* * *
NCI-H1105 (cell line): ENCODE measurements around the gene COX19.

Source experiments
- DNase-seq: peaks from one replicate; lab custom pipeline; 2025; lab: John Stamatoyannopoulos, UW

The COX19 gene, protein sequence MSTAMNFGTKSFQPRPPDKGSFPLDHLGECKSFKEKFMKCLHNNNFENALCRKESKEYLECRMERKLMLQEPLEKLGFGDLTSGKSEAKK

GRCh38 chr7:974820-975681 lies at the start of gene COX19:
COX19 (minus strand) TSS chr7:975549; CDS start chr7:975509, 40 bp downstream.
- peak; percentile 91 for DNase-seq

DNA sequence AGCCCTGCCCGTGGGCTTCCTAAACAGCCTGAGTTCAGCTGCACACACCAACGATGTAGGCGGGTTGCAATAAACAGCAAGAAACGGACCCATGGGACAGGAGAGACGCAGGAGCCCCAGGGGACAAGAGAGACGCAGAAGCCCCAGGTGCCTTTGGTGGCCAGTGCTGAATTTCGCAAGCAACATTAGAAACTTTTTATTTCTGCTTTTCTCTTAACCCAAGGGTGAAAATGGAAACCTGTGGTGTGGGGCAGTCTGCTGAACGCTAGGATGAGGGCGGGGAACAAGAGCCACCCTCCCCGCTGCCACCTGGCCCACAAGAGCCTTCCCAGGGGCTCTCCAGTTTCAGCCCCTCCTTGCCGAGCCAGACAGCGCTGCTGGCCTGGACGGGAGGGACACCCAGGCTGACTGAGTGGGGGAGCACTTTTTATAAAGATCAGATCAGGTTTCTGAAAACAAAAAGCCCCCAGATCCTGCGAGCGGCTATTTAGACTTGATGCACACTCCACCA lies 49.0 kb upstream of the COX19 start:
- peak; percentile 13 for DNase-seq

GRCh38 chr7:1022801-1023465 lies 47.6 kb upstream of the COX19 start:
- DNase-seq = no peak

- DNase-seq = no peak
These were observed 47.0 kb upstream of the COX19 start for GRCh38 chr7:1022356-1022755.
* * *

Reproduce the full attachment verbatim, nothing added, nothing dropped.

NCI-H1105 (cell line): ENCODE measurements around the gene COX19.

Source experiments
- DNase-seq: peaks from one replicate; lab custom pipeline; 2025; lab: John Stamatoyannopoulos, UW

The COX19 gene, protein sequence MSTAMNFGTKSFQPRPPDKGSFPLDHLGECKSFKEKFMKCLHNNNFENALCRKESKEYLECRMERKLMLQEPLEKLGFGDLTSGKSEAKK

GRCh38 chr7:974820-975681 lies at the start of gene COX19:
COX19 (minus strand) TSS chr7:975549; CDS start chr7:975509, 40 bp downstream.
- peak; percentile 91 for DNase-seq

DNA sequence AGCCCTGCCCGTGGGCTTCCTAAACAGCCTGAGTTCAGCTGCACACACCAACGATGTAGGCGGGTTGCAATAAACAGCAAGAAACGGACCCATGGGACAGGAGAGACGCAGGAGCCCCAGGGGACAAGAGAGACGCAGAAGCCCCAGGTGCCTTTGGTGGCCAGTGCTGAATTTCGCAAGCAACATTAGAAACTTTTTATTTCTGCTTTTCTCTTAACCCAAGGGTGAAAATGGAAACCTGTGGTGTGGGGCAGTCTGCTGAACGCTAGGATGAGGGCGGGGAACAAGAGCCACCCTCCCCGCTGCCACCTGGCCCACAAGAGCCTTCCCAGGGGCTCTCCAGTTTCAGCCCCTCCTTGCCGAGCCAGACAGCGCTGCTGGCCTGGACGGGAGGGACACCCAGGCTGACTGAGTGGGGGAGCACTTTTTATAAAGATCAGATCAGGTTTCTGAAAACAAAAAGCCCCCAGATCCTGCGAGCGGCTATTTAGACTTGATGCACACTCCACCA lies 49.0 kb upstream of the COX19 start:
- peak; percentile 13 for DNase-seq

GRCh38 chr7:1022801-1023465 lies 47.6 kb upstream of the COX19 start:
- DNase-seq = no peak

- DNase-seq = no peak
These were observed 47.0 kb upstream of the COX19 start for GRCh38 chr7:1022356-1022755.